If there is an existing order for child support through the Family Court and the Department of Child Support Services (DCSS), the case will not be heard in small claims. The proper court to enforce the order is the Family Court. You can bring a contempt OSC, but they can be procedural headaches. DCSS can do certain things to enforce the order (suspend driver's licenses, wage garnishments, bank levies, etc.). I would communicate with your case manager at DCSS is you haven't already. You can obtain private counsel if you wish, but DCSS is fairly effective in extracting support once they get a lead on where the money is.
Disclaimer: This answer does not constitute legal advice, and should not be relied on. Each state has different laws, and each situation is fact specific. Without an in depth consultation and analysis of all relevant facts and evidence, it is impossible to fully evaluate a legal problem. This answer is not intended to, and does not, create an attorney-client relationship.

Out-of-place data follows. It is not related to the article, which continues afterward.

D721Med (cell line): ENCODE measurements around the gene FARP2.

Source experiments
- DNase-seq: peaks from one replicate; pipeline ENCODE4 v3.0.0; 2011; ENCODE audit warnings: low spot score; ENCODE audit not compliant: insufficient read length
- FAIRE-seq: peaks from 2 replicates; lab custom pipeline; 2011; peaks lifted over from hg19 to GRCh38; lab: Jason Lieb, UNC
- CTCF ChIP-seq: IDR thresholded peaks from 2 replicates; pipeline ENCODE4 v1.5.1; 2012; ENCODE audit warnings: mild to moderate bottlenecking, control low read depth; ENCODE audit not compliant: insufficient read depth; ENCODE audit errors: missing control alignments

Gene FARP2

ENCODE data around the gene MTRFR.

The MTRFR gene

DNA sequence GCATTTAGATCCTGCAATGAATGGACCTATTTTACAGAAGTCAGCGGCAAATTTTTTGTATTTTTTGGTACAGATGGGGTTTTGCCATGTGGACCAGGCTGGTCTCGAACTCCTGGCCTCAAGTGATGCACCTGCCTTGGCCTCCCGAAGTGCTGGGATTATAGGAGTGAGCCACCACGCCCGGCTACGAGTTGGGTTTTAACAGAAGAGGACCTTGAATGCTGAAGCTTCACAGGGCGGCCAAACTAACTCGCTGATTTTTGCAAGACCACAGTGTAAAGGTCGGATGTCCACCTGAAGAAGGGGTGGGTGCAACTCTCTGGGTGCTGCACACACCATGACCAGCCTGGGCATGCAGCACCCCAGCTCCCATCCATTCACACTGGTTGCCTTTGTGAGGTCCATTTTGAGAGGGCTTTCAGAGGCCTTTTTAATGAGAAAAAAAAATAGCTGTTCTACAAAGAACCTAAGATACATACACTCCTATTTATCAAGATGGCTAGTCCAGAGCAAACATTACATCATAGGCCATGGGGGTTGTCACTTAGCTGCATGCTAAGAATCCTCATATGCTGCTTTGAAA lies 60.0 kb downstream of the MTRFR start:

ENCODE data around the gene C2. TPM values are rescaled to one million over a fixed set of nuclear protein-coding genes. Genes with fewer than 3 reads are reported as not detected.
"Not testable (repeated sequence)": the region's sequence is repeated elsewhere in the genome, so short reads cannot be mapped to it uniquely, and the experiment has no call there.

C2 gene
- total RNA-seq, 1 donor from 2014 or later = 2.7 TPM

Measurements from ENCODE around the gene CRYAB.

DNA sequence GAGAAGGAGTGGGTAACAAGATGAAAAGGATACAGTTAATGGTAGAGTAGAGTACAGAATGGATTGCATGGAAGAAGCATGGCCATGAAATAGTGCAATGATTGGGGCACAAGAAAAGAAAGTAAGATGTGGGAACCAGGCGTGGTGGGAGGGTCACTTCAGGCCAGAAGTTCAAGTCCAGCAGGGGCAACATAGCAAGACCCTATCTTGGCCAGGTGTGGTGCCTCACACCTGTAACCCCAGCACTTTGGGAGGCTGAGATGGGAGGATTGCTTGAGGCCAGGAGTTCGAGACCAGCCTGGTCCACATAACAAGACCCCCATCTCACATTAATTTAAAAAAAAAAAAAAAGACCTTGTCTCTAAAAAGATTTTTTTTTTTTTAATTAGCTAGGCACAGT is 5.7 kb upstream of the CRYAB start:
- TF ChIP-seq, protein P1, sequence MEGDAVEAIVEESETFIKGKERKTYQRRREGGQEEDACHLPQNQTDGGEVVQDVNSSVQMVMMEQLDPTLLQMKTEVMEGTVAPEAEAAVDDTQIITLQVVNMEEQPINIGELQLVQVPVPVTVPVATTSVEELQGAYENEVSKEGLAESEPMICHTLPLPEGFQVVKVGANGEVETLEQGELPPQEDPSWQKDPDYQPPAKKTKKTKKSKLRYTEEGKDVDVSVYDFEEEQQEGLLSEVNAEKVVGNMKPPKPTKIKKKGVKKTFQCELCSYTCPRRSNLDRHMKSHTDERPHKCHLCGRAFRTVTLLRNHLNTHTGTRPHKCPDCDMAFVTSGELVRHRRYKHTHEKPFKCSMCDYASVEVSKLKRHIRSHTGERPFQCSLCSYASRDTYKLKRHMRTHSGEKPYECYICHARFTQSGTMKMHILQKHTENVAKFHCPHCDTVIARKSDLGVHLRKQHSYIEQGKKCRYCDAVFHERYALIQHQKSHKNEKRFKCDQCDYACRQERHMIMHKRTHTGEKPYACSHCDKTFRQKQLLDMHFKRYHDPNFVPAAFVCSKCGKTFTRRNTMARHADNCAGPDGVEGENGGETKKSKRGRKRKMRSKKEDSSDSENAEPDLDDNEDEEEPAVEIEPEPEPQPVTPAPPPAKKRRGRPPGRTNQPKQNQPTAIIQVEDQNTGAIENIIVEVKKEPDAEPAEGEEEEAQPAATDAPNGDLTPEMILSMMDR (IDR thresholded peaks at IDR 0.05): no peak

If there's an order to pay you money, there's nothing to go to small claims court about; going to Small Claims, if you could do it (and you can't) would simply get you ANOTHER order that you be paid, but doesn't get you any farther in enforcing. Speak to Child Support Services.
Child support Debt Nondischargeable debt and child support Child support arrears Child support modification Child support and changes in circumstances Child support and unemployment Child support enforcement Enforcing child support by contempt Penalties for not paying child support Unemployment compensation Lawsuits and disputes Family law Contempt of court Small claims court